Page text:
Mercy Health REACH offers a free six-week program to help people quit smoking four times a year. The next class is 10-11 a.m. Wednesdays Aug. 8-Sept. 12 at Urbana Hospital.
“During the six-week program, we do address the addiction, the psychological side of it and the physical side of it, and I talk about all the medications that are available for them to use,” said Marcy Ivory, tobacco program coordinator. “We talk about identifying triggers, developing new skills, modifying behaviors, breaking associations, and we plan for relapse prevention. We also typically will discuss nutrition, healthy eating and exercise, because I know for a lot of people there is a big fear of weight gain, and so we do address that as well in session five. If a respiratory therapist is available from our cardio-pulmonary department I will also have them come in and speak to patients about the cardio-pulmonary program, which they also may be eligible for if they have a diagnosis of anything related to the lungs or the heart.”
The class focuses on cigarettes, smokeless tobacco and vaping. Participants are given a quit-kit that includes a one-month supply of patches, gum and lozenges, as well as a straw and cup that remind them to drink plenty of fluids. Ivory recommends putting Silly Putty or hard candy in a quit-kit – anything that will help keep hands and mouths occupied – so participants are ready to quit by session four.
”When they first come in, typically they’re still smoking, and then we do establish that quit date in session four,” she said. “So leading up to session four we talk about how are we going to make some changes, what behaviors specifically are we going to modify? How are we going to get you to reduce? My goal is to get them to reduce at least by 50 percent prior to quitting, and so we focus on delaying the first cigarette in the morning by half an hour. We talk about if you currently smoke in the home or in your car, those are two things that I highly recommend you get rid of prior to quitting. On that quit date we don’t want them to jump in their car and think that they just smoked in here yesterday, and it really seems awkward, so we really try to make it a little more smoother transition into a tobacco free lifestyle.”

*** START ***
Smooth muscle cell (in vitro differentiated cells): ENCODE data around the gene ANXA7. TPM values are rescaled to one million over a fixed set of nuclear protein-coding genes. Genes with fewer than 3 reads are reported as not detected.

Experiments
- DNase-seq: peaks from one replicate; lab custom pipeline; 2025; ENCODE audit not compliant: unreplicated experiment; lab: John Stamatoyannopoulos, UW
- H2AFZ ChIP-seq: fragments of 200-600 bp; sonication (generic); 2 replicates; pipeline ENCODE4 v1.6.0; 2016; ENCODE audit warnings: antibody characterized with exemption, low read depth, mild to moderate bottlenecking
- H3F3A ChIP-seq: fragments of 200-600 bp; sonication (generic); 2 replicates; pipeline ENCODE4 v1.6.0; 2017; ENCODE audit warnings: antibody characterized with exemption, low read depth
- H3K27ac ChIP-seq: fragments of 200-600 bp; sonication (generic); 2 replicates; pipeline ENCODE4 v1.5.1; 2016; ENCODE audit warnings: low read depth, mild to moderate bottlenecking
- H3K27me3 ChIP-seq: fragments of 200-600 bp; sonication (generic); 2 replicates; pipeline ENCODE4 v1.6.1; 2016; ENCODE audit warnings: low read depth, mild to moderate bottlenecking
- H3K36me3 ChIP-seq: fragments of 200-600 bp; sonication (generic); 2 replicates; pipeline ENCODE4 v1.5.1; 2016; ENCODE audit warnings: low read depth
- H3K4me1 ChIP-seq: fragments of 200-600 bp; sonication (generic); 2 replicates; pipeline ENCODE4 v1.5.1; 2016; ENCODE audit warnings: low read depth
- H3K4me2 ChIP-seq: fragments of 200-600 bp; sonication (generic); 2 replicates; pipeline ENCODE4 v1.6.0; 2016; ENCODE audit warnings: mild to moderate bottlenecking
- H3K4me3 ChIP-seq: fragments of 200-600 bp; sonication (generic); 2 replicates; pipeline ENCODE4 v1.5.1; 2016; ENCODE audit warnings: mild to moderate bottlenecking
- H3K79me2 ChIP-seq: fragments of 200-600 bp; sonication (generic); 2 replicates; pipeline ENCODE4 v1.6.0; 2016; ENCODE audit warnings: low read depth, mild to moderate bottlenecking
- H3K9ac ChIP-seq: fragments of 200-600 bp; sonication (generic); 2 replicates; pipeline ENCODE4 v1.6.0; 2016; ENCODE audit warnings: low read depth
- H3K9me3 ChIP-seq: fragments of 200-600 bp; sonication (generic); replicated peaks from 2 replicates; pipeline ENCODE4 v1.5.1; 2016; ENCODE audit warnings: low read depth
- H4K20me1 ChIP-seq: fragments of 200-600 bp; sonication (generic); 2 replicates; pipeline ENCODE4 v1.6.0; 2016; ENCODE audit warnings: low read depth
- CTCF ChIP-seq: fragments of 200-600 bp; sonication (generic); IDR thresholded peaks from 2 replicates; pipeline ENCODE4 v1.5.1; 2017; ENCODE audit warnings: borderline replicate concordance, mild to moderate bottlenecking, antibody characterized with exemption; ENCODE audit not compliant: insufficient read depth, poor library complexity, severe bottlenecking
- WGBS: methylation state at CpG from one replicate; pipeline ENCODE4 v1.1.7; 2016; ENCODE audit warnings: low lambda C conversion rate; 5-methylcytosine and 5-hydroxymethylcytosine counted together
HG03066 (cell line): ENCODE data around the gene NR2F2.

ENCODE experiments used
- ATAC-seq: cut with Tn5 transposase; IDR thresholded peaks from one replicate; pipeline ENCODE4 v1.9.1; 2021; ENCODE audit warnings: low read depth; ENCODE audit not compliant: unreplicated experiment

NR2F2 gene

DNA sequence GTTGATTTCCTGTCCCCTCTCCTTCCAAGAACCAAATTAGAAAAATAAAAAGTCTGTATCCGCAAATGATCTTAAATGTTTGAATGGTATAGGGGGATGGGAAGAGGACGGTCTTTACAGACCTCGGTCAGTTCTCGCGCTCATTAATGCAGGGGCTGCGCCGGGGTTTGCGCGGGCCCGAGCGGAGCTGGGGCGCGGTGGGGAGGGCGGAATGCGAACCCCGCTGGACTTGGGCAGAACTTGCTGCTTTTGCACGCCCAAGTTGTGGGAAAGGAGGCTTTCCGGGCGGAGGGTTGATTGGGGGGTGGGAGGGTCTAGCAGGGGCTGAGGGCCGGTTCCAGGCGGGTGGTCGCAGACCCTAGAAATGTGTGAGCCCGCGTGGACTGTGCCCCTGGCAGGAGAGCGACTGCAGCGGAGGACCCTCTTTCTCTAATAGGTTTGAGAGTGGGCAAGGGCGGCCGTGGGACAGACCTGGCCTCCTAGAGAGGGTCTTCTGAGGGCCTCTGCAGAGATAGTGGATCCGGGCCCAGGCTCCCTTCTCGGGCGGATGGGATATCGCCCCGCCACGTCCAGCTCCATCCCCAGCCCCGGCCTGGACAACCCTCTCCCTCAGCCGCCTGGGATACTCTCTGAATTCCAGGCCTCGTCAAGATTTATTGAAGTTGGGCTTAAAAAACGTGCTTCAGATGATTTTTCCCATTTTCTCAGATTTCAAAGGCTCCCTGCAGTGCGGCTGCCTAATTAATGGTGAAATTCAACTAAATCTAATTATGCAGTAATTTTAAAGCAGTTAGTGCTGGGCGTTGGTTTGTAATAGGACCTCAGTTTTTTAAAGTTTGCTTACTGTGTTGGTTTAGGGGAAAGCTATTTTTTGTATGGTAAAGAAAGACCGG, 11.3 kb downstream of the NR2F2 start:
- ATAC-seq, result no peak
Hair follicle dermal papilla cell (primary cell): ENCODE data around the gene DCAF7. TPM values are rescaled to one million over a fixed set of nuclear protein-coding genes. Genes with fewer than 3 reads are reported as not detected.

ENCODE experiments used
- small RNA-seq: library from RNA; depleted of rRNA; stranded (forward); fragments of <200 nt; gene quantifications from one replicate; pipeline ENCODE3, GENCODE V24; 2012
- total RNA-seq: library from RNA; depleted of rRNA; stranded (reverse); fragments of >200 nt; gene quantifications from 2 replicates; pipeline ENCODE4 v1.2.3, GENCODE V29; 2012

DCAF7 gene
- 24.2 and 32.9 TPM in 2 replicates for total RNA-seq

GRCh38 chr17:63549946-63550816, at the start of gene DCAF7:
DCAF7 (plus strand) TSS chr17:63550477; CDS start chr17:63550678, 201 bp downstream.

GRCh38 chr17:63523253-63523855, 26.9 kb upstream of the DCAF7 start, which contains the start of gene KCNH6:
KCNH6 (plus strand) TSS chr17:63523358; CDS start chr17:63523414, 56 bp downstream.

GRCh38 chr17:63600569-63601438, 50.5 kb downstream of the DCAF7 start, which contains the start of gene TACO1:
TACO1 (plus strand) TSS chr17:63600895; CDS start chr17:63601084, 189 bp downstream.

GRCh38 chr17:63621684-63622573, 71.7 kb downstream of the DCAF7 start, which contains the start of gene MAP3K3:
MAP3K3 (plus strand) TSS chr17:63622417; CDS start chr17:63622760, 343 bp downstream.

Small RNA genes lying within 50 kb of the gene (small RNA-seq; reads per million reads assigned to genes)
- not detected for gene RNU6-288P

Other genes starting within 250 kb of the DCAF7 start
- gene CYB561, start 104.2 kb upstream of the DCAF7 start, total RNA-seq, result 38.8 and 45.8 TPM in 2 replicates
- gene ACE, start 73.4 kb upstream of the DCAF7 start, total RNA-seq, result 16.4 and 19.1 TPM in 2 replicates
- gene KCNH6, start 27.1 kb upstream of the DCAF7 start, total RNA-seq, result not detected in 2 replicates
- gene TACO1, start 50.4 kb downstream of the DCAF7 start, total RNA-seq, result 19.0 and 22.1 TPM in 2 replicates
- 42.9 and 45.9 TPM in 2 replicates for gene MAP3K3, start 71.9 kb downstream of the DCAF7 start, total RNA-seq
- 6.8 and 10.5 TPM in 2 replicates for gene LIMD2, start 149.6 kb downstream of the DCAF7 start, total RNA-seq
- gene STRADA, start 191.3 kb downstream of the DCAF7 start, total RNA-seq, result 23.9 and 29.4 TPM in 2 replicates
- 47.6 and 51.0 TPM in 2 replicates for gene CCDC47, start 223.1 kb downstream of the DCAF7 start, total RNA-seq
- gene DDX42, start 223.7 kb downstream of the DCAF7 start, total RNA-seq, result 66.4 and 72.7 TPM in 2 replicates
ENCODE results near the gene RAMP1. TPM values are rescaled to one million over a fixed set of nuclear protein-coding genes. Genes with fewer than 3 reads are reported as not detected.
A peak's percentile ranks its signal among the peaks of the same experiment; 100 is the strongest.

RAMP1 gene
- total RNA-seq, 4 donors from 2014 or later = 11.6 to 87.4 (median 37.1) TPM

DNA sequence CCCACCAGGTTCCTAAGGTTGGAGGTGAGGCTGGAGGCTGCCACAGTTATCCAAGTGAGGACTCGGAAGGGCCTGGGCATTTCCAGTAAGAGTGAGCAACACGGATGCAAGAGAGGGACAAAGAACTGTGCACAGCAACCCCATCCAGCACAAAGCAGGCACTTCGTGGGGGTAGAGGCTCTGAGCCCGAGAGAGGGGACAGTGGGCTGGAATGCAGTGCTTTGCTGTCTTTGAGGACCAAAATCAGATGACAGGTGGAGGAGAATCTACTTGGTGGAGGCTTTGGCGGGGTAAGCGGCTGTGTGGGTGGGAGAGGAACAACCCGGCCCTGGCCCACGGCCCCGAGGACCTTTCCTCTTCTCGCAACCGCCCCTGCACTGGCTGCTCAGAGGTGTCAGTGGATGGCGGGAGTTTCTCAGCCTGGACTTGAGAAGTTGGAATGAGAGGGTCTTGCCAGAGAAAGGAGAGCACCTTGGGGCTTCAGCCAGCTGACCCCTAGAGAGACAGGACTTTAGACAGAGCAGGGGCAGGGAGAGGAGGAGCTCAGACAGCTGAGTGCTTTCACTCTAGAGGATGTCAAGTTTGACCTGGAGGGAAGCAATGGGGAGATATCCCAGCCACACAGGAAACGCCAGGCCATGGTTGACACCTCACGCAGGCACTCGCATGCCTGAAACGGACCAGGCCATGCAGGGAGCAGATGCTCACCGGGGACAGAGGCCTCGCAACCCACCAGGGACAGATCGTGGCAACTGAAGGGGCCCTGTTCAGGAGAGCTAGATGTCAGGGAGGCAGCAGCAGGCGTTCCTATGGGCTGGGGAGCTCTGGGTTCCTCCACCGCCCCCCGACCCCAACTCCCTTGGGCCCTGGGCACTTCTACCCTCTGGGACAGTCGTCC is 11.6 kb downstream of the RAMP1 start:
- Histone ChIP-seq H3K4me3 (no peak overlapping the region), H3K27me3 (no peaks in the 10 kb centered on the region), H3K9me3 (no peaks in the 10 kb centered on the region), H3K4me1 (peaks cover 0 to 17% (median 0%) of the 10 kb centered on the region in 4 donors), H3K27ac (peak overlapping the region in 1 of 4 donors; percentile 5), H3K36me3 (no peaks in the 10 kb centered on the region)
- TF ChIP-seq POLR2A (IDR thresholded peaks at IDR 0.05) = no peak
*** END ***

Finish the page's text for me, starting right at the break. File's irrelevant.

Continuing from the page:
Benefits of quitting
Ivory also talks about the health benefits of quitting, both short-term and long-term.
“Typically, some of the things that happen right away is their sense of smell and taste come back in a matter of days,” she said. “They say it could take up to 20 years to be as healthy as a normal nonsmoker as far as the heart, because it is one of the last things that does repairing. But the benefits over time after quitting, I absolutely see an increase in lung capacity, usually up to 30 percent within the first couple months. Some will also decrease some of the medications they’re on, especially those related to diabetes, cholesterol, heart related issues, and so by quitting there’s just benefits as far as decreasing meds and breathing issues over time.”
According to Ivory, most people make the decision to quit because of health issues, or because they are watching a friend or family member suffer through health issues related to smoking. She also cites financial issues as a major factor that leads many people to quit.
Mercy REACH has offered stop-smoking classes for several years. Still, the need for such classes was identified in a recent community needs assessment because Champaign County has a slightly larger percentage of smokers than the state average of 20 percent.
Ivory said the success rate at the end of each class is about 90 percent, though it is difficult to track class members beyond the end of the class.
Classes usually include five to 10 people, but Ivory said that she will do a class even if it is smaller. She works around people’s schedules and can provide more detailed individual plans. Health insurance is billed for individual treatment, and medication is offered at no cost for a month.
“Even if someone is not really sure if they’re really ready to quit at this time, I can always talk to them on the phone and just give them some pointers and tips and advice,” she said. “A lot of time there’s a fear of the unknown, and a fear of not having their stress relief, and I can talk to them on the phone about those things and hopefully give them a little bit of motivation to change their thoughts.”
For more information or to register, contact 937-390-5333 or 937-390-5338.